- Open Access
Exogenous fibroblast growth factor 1 ameliorates diabetes-induced cognitive decline via coordinately regulating PI3K/AKT signaling and PERK signaling
Cell Communication and Signaling volume 18, Article number: 81 (2020)
Diabetes induces central nervous system damage, leading to cognitive decline. Fibroblast growth factor 1 (FGF1) has dual function of neuroprotection and normalizing hyperglycemia. To date, the precise mechanisms and potential treating strategies of FGF1 for diabetes-induced cognitive decline (DICD) hasn’t been fully elucidated.
In this study, db/db mice were used as DICD animal model. We found that diabetes remarkably suppressed FGF1 expression in hippocampus. Thus, exogenous FGF1 had been treated for db/db mice and SH-SY5Y cells.
FGF1 significantly ameliorates DICD with better spatial learning and memory function. Moreover, FGF1 blocked diabetes-induced morphological structure change, neuronal apoptosis and Aβ1–42 deposition and synaptic dysfunction in hippocampus. But normalizing glucose may not the only contributed factor for FGF1 treating DICD with evidencing that metformin-treated db/db mice has a inferior cognitive function than that in FGF1 group. Current mechanistic study had found that diabetes inhibits cAMP-response element binding protein (CREB) activity and subsequently suppresses brain derived neurotrophic factor (BDNF) level via coordinately regulating PERK signaling and PI3K/AKT signaling in hippocampus, which were reversed by FGF1.
We conclude that FGF1 exerts its neuroprotective role and normalizing hyperglycemia effect, consequently ameliorates DICD, implying FGF1 holds a great promise to develop a new treatment for DICD.
Diabetes could induce central nervous system (CNS) damage, leading to neurophysiological and structural changes, and consequently cognitive decline. Diabetes-induced cognitive decline (DICD) manifests many characteristics of chronic encephalopathy, such as decline of learning and memory ability, impairment of language, understanding and judgment , which seriously affects the living quality of patient. With the dramatic increases of diabetes, it is of great significance to further explore the molecular mechanisms and potential therapeutic strategies for DICD.
cAMP-response element binding protein (CREB), a family of leucine zipper transcription factors, is widely expressed in many tissues, including the brain. Its transcriptional activity is co-regulated by phosphorylation levels of serine residues at sites of 133 and 129. Phosphorylation of CREB at S133 is critical for CREB recruitment of coactivator CREB binding protein (CBP) to form active transcription complexes, and it is regulated by cAMP-protein kinase A (PKA), MAP kinase signaling, and protein kinase B (AKT) [2,3,4]. CREB activity regulates the expressions of memory consolidation and long-term potentiation (LTP)-related genes, including c-fos, activity-regulated cytoskeletal associated protein (Arc) and brain derived neurotrophic factor (BDNF) . As a neurotrophic factor, BDNF is crucial for the growth and normal function of nerve cells. CREB activity and BDNF expression are remarkably suppressed in Alzheimer disease (AD) patients and AD animal models , and it is associated with cognitive decline . Additionally, CREB gene knockout affected spatial memory formation of mice under fear condition [8, 9]. We speculated that CREB maybe also an important molecular target during pathogenesis of DICD.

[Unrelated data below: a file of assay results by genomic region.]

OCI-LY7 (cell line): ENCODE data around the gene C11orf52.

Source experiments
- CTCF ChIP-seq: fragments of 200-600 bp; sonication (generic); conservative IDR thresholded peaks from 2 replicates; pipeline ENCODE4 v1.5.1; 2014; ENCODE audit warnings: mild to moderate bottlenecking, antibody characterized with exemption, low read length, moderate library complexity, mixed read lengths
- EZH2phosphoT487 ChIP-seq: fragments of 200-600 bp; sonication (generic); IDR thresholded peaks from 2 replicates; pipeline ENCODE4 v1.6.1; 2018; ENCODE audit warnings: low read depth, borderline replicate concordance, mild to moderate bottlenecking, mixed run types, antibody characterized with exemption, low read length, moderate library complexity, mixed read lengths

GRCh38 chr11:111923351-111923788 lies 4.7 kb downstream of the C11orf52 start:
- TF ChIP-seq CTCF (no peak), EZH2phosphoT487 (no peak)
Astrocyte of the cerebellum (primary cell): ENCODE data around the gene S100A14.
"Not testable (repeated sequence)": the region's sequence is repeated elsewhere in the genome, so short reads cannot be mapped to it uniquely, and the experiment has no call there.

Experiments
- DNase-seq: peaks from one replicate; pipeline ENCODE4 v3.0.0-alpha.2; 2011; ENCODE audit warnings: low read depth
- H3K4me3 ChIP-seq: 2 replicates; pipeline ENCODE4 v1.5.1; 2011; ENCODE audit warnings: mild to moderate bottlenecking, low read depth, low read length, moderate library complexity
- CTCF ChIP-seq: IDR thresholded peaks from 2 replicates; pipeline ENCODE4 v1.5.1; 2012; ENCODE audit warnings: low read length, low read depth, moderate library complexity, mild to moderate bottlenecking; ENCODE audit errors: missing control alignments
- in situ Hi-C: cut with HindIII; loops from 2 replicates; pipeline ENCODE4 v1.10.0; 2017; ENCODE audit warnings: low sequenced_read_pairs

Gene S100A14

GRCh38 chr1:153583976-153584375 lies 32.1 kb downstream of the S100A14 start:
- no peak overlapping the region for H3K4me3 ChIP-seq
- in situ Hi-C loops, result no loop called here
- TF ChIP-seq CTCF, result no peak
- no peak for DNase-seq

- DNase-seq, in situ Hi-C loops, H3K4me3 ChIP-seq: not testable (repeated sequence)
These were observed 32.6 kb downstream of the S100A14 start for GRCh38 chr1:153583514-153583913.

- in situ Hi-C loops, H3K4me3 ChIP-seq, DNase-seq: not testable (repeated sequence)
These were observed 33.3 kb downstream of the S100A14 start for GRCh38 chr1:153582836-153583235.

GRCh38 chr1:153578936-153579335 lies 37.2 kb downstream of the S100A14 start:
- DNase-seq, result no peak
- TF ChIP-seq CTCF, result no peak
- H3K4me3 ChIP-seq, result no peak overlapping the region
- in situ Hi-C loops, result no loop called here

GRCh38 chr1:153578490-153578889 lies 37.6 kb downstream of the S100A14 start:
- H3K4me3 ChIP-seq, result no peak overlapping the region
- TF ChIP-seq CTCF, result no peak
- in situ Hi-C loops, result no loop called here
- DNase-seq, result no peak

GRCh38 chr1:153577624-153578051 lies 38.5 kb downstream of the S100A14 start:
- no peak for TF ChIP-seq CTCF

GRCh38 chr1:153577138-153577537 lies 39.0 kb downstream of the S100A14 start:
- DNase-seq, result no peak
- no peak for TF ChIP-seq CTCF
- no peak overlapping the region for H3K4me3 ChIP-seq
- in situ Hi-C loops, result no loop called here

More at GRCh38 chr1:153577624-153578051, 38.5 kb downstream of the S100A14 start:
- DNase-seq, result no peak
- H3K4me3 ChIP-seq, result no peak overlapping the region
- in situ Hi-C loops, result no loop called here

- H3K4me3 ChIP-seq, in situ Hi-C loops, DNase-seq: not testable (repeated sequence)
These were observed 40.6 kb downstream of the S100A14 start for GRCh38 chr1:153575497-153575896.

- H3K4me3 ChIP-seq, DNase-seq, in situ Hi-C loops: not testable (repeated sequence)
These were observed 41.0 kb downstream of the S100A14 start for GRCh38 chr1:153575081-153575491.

Endoplasmic reticulum (ER) stress mainly occurs in axon, dendrite and dendritic spines in neuron, and involved in the regulation of neurodegenerative disease, especially protein kinase RNA-like ER kinase (PERK) signaling pathway that is overactivated in AD patients [10,11,12,13,14]. Mechanism studies have shown that phosphorylated PERK activates eIF2α and subsequently triggers cell apoptosis. Moreover, PERK-eIF2α signaling not only regulates the transition from short-term to long-term memory, but also affects synaptic plasticity [13, 15]. Independent of eIF2α, PERK signaling also suppresses BDNF expression through phosphorylating CREB at S129 and PSD95, and then affects the stability of dendritic spines and mediates memory decline after traumatic brain injury (TBI) [14, 16]. Thus, we speculated that PERK signaling may participate in the regulation of CREB activity during DICD development.
Phosphoinositide 3 kinase/protein kinase B (PI3K/AKT) signaling pathway, a classical signaling pathway in mammals, is involved in the regulatory process of cerebrovascular diseases, neurodegenerative diseases, and demyelination diseases. Increasing evidences have shown that PI3K/AKT pathway is closely related to synaptic plasticity, learning and memory , and inhibited during AD occurrence and development . More importantly, AKT is one of the major kinases that regulates CREB activity. AKT suppression inhibits the p-CREB (S133) level, reduces CREB activity, and then participates in the regulation of neuron survival and synaptic function in AD and Parkinson’s disease (PD) development [3, 19]. Therefore, we speculated that cooperating with PERK pathway, PI3K/AKT signaling pathway maybe also involved in the regulation of CREB activity during DICD.